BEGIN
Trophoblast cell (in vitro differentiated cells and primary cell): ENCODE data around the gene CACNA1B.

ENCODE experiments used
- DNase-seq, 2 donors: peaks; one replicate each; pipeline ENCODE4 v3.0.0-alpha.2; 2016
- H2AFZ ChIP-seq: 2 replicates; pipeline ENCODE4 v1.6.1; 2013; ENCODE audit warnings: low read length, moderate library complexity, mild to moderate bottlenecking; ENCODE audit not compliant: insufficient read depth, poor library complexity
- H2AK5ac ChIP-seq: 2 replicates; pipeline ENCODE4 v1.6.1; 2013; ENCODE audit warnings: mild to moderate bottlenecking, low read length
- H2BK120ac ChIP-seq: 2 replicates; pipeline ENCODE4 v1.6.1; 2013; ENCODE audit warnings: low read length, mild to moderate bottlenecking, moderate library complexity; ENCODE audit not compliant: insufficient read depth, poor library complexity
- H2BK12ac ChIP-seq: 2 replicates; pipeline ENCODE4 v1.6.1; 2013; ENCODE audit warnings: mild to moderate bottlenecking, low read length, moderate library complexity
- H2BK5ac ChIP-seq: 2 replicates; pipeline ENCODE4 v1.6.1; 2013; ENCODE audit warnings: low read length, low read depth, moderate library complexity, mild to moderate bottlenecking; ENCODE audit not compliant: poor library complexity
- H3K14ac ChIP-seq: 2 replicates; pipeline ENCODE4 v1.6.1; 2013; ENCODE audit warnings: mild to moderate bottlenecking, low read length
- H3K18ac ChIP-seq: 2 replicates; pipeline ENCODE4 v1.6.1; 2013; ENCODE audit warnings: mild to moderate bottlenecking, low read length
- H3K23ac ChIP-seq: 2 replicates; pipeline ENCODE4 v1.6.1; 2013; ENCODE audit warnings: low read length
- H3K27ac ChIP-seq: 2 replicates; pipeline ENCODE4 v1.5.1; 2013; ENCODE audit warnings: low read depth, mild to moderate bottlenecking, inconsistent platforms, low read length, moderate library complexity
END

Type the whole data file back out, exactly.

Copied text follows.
Trophoblast cell (in vitro differentiated cells and primary cell): ENCODE data around the gene CACNA1B.

ENCODE experiments used
- DNase-seq, 2 donors: peaks; one replicate each; pipeline ENCODE4 v3.0.0-alpha.2; 2016
- H2AFZ ChIP-seq: 2 replicates; pipeline ENCODE4 v1.6.1; 2013; ENCODE audit warnings: low read length, moderate library complexity, mild to moderate bottlenecking; ENCODE audit not compliant: insufficient read depth, poor library complexity
- H2AK5ac ChIP-seq: 2 replicates; pipeline ENCODE4 v1.6.1; 2013; ENCODE audit warnings: mild to moderate bottlenecking, low read length
- H2BK120ac ChIP-seq: 2 replicates; pipeline ENCODE4 v1.6.1; 2013; ENCODE audit warnings: low read length, mild to moderate bottlenecking, moderate library complexity; ENCODE audit not compliant: insufficient read depth, poor library complexity
- H2BK12ac ChIP-seq: 2 replicates; pipeline ENCODE4 v1.6.1; 2013; ENCODE audit warnings: mild to moderate bottlenecking, low read length, moderate library complexity
- H2BK5ac ChIP-seq: 2 replicates; pipeline ENCODE4 v1.6.1; 2013; ENCODE audit warnings: low read length, low read depth, moderate library complexity, mild to moderate bottlenecking; ENCODE audit not compliant: poor library complexity
- H3K14ac ChIP-seq: 2 replicates; pipeline ENCODE4 v1.6.1; 2013; ENCODE audit warnings: mild to moderate bottlenecking, low read length
- H3K18ac ChIP-seq: 2 replicates; pipeline ENCODE4 v1.6.1; 2013; ENCODE audit warnings: mild to moderate bottlenecking, low read length
- H3K23ac ChIP-seq: 2 replicates; pipeline ENCODE4 v1.6.1; 2013; ENCODE audit warnings: low read length
- H3K27ac ChIP-seq: 2 replicates; pipeline ENCODE4 v1.5.1; 2013; ENCODE audit warnings: low read depth, mild to moderate bottlenecking, inconsistent platforms, low read length, moderate library complexity